From ancient cities to jaw-dropping mountain scenery, fertile valleys to bustling bazaars, Pakistan encapsulates diversity. It is a land enhanced by friendly, welcoming people, rich culinary and musical traditions, different ethnic groups, varied wildlife, sport and a wealth of architectural glories. Opportunity for adventure is as high as its mighty mountain ranges, with watersports, mountaineering and trekking all popular and rewarding activities.
Coupled with this is a profound sense of cultural concoction, Pakistan having once been home to several ancient civilisations, and witness to the rise and fall of dynasties. The ancient trade route of the Khyber Pass, the romantically named Grand Trunk Road, the awesome Karakoram Highway and the Kalasha Valley all conjure up notions of a Kipling-style adventure in many people’s minds. All lie in Pakistan, and all remain accessible to the more adventurous tourist.
Each city in Pakistan has a distinct flavour, identity and history. The capital, Islamabad, is home to top universities, unexpected hiking trails of Margalla Hills National Park and is twinned with neighbouring city Rawalpindi, which is interesting too, but far less orderly. Pakistan is sprinkled with glorious shrines and mosques throughout, many of which lie in Lahore – Pakistan’s cultural capital.
The old city is a maze of bazaars, home to the UNESCO-listed Badshahi Mosque, Kim’s Gun, one of South Asia’s most important museums, the Central Museum, Shalimar Gardens and the Shrine of Shah Jamal. Karachi, former capital and the economic powerhouse of the country, is a mega-city in every sense of the word, cramming 15 million or so into its boundaries. Meanwhile, Peshawar, in the North-West Frontier Province, remains a frontier town, sometimes dangerous and always intriguing. There are many less visited cities, from Multan, famous for its blue pottery to Faisalabad in the Punjab.
In the great outdoors there is plenty of scope for trekking well off the beaten track. With the awesome Nanga Parbat massif as a backdrop, meadows and mountain passes await trekkers. The fact that explorers are likely to have such sights more or less to themselves is another boon for many; gone are the well-marked routes and tea houses of India and Nepal, here lies real adventure.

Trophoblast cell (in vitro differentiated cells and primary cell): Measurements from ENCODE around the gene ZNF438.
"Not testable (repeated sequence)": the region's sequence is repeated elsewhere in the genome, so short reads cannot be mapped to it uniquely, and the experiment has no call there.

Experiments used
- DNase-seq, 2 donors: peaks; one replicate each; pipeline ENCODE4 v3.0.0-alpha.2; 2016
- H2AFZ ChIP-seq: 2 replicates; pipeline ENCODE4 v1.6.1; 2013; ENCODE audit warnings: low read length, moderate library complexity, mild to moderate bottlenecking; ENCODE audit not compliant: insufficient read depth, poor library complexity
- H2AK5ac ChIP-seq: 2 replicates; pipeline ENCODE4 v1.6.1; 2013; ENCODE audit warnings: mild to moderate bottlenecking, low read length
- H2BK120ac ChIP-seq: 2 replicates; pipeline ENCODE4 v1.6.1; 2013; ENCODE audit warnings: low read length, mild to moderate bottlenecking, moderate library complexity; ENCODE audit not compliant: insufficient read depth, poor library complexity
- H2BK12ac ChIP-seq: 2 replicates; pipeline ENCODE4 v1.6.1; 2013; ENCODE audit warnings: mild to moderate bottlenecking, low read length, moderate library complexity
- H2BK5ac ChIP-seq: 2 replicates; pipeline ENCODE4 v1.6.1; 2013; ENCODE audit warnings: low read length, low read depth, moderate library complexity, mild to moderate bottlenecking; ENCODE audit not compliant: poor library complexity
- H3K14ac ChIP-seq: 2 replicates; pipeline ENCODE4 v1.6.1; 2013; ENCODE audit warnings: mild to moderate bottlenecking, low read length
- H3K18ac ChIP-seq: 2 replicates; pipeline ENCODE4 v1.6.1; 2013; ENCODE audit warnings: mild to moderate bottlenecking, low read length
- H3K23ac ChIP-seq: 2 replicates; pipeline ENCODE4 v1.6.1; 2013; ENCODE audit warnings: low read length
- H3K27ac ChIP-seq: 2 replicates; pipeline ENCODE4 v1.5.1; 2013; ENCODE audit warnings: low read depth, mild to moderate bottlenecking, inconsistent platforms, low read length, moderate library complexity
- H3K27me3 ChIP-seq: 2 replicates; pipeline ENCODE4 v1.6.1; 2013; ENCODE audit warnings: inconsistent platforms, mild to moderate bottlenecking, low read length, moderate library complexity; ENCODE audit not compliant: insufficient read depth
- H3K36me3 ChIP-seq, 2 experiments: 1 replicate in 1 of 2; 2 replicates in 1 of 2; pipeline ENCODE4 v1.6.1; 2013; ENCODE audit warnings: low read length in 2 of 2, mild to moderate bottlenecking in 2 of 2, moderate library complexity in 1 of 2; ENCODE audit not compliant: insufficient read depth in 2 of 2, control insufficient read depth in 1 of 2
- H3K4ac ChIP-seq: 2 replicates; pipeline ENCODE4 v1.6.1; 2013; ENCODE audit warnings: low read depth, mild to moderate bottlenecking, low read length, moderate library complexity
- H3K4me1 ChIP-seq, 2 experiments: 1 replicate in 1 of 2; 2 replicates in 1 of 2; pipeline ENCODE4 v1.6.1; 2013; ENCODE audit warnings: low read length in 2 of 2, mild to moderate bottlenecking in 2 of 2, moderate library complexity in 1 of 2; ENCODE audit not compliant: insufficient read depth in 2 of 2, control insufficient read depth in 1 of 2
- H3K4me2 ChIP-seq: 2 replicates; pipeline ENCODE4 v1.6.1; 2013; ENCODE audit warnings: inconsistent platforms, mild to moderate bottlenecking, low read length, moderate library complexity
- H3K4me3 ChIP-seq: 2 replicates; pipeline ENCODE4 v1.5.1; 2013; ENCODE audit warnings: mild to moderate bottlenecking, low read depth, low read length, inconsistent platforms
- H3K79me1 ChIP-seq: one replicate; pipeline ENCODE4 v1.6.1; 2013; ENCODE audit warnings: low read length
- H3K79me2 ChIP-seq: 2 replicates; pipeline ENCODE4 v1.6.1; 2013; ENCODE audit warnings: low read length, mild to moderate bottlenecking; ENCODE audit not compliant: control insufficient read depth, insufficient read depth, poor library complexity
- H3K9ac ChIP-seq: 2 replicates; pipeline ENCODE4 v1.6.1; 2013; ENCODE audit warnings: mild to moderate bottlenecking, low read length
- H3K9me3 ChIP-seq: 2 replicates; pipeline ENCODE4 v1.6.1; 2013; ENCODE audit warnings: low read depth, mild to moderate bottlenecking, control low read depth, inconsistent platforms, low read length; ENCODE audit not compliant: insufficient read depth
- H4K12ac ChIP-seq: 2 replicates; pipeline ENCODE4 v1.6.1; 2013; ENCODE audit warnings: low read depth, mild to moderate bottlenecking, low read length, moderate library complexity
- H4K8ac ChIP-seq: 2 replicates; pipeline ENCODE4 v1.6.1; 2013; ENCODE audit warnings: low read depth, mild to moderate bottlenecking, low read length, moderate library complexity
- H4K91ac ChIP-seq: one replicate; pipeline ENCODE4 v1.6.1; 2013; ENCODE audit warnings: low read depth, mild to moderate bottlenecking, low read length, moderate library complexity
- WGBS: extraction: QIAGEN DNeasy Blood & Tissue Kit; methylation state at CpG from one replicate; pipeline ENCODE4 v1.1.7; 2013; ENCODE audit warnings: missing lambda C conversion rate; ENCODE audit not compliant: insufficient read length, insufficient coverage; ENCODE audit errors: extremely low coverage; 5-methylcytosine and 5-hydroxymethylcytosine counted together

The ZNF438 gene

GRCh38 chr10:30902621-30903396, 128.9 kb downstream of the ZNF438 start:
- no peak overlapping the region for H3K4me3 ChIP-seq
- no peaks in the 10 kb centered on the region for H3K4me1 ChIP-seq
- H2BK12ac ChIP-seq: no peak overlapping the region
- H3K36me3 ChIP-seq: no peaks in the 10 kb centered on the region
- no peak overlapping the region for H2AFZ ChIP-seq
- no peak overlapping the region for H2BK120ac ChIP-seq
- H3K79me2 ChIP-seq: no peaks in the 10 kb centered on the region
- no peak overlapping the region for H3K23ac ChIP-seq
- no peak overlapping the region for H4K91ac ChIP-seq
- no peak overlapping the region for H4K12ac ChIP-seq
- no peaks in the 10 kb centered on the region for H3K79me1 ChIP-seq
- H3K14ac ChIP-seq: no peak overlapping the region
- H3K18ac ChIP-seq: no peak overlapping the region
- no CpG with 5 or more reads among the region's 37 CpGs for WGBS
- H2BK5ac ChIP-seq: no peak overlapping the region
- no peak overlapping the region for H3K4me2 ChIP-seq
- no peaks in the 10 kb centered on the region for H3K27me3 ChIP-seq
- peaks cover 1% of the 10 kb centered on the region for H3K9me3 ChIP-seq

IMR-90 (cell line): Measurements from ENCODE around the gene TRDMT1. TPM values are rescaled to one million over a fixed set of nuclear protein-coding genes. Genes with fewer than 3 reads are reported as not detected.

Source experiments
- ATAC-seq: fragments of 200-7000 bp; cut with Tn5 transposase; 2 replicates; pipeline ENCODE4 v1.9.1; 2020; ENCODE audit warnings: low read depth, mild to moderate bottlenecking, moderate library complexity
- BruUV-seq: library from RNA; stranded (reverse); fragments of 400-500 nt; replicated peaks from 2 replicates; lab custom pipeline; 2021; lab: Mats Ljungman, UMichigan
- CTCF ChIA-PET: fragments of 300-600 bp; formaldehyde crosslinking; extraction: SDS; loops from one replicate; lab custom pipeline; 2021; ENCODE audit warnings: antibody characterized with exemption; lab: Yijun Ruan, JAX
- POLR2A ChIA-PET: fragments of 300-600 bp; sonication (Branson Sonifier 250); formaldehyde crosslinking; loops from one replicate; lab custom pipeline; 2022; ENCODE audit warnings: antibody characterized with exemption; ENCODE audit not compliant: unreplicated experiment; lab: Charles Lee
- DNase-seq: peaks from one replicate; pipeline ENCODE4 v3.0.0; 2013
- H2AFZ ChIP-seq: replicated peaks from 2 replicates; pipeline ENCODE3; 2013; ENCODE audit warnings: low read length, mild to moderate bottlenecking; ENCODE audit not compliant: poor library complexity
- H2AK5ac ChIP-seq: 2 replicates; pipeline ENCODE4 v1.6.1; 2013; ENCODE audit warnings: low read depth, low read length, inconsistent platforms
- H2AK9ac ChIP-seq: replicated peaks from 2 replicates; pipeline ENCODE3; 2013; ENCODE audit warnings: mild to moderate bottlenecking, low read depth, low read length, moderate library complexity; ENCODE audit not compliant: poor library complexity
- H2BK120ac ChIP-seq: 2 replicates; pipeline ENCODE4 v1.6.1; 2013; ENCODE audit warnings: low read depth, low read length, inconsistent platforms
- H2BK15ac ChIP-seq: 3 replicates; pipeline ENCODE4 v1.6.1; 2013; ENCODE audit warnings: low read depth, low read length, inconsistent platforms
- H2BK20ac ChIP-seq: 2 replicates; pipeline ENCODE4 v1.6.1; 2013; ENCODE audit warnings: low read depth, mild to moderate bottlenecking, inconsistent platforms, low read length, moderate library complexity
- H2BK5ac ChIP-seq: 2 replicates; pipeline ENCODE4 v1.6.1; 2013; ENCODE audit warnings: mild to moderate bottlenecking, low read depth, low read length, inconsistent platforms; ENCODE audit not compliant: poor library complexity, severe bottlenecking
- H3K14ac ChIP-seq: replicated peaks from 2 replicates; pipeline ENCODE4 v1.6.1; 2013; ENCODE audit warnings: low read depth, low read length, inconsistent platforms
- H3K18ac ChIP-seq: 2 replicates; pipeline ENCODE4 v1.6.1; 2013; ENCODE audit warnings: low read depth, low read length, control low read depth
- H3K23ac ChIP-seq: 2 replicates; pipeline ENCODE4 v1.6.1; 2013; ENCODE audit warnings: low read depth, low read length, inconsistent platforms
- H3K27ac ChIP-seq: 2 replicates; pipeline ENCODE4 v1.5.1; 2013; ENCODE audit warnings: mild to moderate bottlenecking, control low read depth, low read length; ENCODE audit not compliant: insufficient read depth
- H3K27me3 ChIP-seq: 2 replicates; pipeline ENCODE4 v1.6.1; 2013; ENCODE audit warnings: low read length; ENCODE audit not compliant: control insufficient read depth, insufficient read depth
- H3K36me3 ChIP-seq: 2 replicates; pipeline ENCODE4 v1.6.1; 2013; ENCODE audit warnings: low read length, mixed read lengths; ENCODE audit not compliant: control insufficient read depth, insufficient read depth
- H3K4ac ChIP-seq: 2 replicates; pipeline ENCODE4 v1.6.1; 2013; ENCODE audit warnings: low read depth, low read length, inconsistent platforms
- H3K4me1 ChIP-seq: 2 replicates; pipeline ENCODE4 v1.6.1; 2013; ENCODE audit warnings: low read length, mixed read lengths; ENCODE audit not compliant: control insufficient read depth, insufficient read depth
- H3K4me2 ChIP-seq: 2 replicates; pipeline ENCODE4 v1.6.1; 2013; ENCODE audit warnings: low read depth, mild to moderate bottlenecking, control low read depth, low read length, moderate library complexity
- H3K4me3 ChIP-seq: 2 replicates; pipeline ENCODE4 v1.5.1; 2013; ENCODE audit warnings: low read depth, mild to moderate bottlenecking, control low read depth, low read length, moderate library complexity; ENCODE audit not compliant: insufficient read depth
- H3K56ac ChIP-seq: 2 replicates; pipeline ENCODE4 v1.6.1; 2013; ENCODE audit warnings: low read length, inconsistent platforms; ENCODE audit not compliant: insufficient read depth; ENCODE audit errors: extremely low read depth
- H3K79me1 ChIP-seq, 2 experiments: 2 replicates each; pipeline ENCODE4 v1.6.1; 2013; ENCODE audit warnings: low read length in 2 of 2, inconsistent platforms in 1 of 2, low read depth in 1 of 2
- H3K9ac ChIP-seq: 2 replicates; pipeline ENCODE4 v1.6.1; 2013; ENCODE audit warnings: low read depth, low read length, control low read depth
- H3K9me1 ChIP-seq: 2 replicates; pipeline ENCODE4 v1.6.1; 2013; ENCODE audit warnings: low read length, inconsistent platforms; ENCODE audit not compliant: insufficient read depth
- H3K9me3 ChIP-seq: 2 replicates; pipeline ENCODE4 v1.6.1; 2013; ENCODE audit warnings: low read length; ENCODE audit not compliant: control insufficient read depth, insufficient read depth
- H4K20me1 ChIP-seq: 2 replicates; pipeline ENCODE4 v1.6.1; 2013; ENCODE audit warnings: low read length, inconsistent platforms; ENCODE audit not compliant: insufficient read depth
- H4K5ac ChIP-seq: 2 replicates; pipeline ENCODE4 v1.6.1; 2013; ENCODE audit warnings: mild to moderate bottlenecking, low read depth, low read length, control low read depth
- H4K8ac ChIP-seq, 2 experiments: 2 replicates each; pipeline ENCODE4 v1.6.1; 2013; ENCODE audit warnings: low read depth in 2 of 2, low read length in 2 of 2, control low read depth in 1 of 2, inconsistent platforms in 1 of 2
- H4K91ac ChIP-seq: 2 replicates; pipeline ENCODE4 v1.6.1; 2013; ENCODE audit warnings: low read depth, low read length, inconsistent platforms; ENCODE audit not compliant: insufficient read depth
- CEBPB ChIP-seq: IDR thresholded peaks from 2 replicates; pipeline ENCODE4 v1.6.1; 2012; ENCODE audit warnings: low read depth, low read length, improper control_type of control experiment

The North-West Frontier Province (also now known as Khyber Pakhtunkhwa) and Gilgit-Baltistan are home to some of the world’s major mountain ranges including the Himalaya, Karakoram, and Hindu Kush. Pakistan is home to 108 peaks that climb higher than 7,000m (23,000ft), with the highest point, K2, at 8,611m (28,251ft), the second highest peak in the world. From the fabled Karakoram Highway and it's valleys trekkers can continue to the Chinese border at the 4,700m (15,400 ft) Khunjerab Pass or branch off either to explore the magnificent valleys of Chitral or the wilderness of Balstistan. Located on the Arabian sea, Pakistan is also home to some attractive beaches located between Karachi and Gwadar.
Food lovers will enjoy exploring Pakistan’s cuisine which is varied but tends to be milder than Indian dishes and certainly more meaty. Contrary to what many think, it was Pakistan, not India, who introduced tandoori chicken to the gourmet scene. Tikka kebabs and shami kebabs (meat rissole) are both very popular.